Buildup of atmospheric particulates (PM10) coincided with local fire events (hectares burned) in many but not all years (Fig. S4). Significant correlations were found between hectares burned and mean PM10 concentrations at the Polson site in summer (p < 0.05) and the Kalispell site in fall (p < 0.01). NH4 and TN loads were frequently elevated when controlled slash and agricultural burns or forest fires occurred during inversions that trapped dense smoke in the Flathead valley. Severe air inversions occurred episodically year-round and increased the potential for substantial nutrient loading from even small local sources (e.g., NH4 loads were significantly correlated with hectares burned in spring, p < 0.01). As was observed for PM10 concentrations, there were also years when elevated N was unrelated to local fires (e.g., 1993) due to meteorological conditions that transported smoke out of the valley (Fig. S5). Despite the lack of coherence for each fire event, total hectares burned were significantly correlated with atmospheric TN loading (p < 0.05).

Agricultural sources (livestock production and fertilizer application) were 85–97% of the total NH3 emissions estimated by EPA for the 11 county region and of that, 73% was attributed to livestock production. One hotspot of NH3 emissions from livestock operations in Idaho was identified during an annual modeling study (Tonnesen et al., 2003; Fenn et al., 2003a). The site is 400 km southeast and upwind of Flathead Lake and thus may represent a more distant source. Farmlands dominate the valley bottom areas on both ends of Flathead Lake and N fertilizer use is routine; use of aqueous NH3 was common prior to 2001, while the much more volatile urea has been in use since then. Use of aqueous NH3 and urea for agricultural fertilization is a potential source of atmospheric N and has been implicated as one of the N pollution sources to Lake Tahoe (Jassby et al., 1994). Agricultural fertilization also increases microbial processing of fixed N, volatile NH3 soil concentrations, and ultimately increases N gas emissions from ground water and soils (Vitousek et al., 1997).

Atmospheric phosphorus deposition and sources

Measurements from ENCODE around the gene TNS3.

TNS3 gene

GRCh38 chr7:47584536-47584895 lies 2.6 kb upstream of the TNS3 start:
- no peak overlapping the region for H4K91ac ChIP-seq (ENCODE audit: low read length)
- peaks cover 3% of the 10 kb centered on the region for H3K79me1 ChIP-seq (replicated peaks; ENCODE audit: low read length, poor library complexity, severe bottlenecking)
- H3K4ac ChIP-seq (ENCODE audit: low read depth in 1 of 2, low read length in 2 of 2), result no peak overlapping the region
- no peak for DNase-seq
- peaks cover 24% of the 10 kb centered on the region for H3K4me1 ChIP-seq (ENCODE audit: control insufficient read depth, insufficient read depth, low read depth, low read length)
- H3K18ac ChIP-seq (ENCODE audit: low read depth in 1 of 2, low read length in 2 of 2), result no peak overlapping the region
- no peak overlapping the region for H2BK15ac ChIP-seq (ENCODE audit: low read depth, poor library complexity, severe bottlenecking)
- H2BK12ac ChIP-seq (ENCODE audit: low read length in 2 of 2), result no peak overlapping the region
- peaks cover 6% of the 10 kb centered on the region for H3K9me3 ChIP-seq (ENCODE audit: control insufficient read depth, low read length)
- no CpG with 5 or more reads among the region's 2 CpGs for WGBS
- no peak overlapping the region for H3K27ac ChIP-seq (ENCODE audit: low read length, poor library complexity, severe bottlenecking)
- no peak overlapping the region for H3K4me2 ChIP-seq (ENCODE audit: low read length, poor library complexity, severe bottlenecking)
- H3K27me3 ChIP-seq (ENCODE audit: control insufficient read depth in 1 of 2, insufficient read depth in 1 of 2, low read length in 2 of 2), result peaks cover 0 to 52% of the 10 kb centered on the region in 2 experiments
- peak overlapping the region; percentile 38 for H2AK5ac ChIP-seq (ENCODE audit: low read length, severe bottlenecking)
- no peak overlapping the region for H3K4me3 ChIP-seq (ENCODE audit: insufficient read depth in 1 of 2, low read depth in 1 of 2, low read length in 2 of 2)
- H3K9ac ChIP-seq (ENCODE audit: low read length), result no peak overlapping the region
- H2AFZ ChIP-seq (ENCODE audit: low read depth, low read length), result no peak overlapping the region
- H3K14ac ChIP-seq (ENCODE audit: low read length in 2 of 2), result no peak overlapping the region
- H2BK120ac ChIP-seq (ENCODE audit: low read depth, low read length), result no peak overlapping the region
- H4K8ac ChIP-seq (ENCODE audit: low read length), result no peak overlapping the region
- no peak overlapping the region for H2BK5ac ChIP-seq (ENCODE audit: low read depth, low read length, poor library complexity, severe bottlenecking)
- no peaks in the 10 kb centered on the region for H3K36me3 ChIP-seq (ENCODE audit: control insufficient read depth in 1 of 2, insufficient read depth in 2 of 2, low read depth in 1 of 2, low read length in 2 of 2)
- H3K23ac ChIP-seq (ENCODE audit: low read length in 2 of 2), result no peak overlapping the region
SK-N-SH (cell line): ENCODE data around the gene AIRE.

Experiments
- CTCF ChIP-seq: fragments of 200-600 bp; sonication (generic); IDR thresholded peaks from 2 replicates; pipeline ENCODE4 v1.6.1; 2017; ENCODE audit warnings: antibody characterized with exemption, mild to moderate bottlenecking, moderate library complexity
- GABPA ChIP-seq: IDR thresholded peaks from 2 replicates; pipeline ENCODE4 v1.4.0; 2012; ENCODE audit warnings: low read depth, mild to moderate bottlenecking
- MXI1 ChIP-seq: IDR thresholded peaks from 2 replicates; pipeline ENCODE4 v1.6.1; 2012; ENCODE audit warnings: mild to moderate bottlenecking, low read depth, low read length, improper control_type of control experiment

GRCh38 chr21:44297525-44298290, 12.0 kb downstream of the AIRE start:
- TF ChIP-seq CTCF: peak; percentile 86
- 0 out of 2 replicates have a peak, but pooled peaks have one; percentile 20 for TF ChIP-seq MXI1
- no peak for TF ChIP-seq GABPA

Inorganic phosphorus (SRP) accounted for about 40% of TP (Table 1).When the time series P data were deseasonalized, we observed a gradually decreasing trend in concentration of TP (p < 0.01; Fig. S6). In contrast to N, the long-term trend in P was a significant decline (Fig. 2); atmospheric loading of TP decreased 135% from 1985 to 2004. No significant trend in SRP loads occurred. Seasonal analyses showed a significant decline in SRP and TP during summer (Fig. S2). A significant decline in winter for the period 1981–2000 was also observed for TP, but an elevated value in 2002 resulted in lack of significance for the 1981–2004 period.

Although P deposition declined, the atmosphere is clearly a source of P to the lake. Both TP and SRP loading were strongly correlated with fine soil concentrations in the atmosphere (Table S4) and loading of TP was correlated with mean PM10 concentrations during the fall and winter (p < 0.05). As with N, strong correlations between our P loading data and these various measures of air quality in the basin suggest that dust (fine soil) and smoke that build up in the atmosphere during periods of poor air circulation likely are the primary sources of P. Dust and fires have been documented as sources of atmospheric P deposition in other studies (e.g., Bullejos et al., 2010; Vicars, Sickman & Ziemann, 2010). Source apportionment studies conducted in the Flathead Valley showed that three of the seven major towns in Montana that were designated nonattainment by the State for ambient air quality standards for particulate matter (PM10) were located in the Flathead Valley just north of the lake (Erp, Ugorowski & Watne, 2002). Atmospheric loading of P was frequently elevated during periods when fires were present in the region and PM10 concentrations were significantly correlated with local fires. In addition, average monthly SRP and TP atmospheric loading to Flathead Lake was significantly correlated with an AI greater than zero (p < 0.01 and p < 0.05), indicative of UV-absorbing aerosols, such as dust and smoke. Morales-Baquero, Pullido-Villena & Reche (2006) reported a highly positive correlation between AI and particulate matter and total P linked to dry atmospheric deposition. Note that on 11 September 1988, the AI was high at 1.9. The source of the elevated AI was undoubtedly smoke transported into the valley from fires near and far. About 486,000 hectares of Yellowstone National Park burned that summer and fall while locally about 21,000 hectares burned in Glacier National Park and the surrounding area. Nonetheless, we observed an overall decline in P loading for which we have no concrete explanation except to note that fugitive dust may have declined in relation to land use trending from agriculture to ranchettes and paving of rural roads.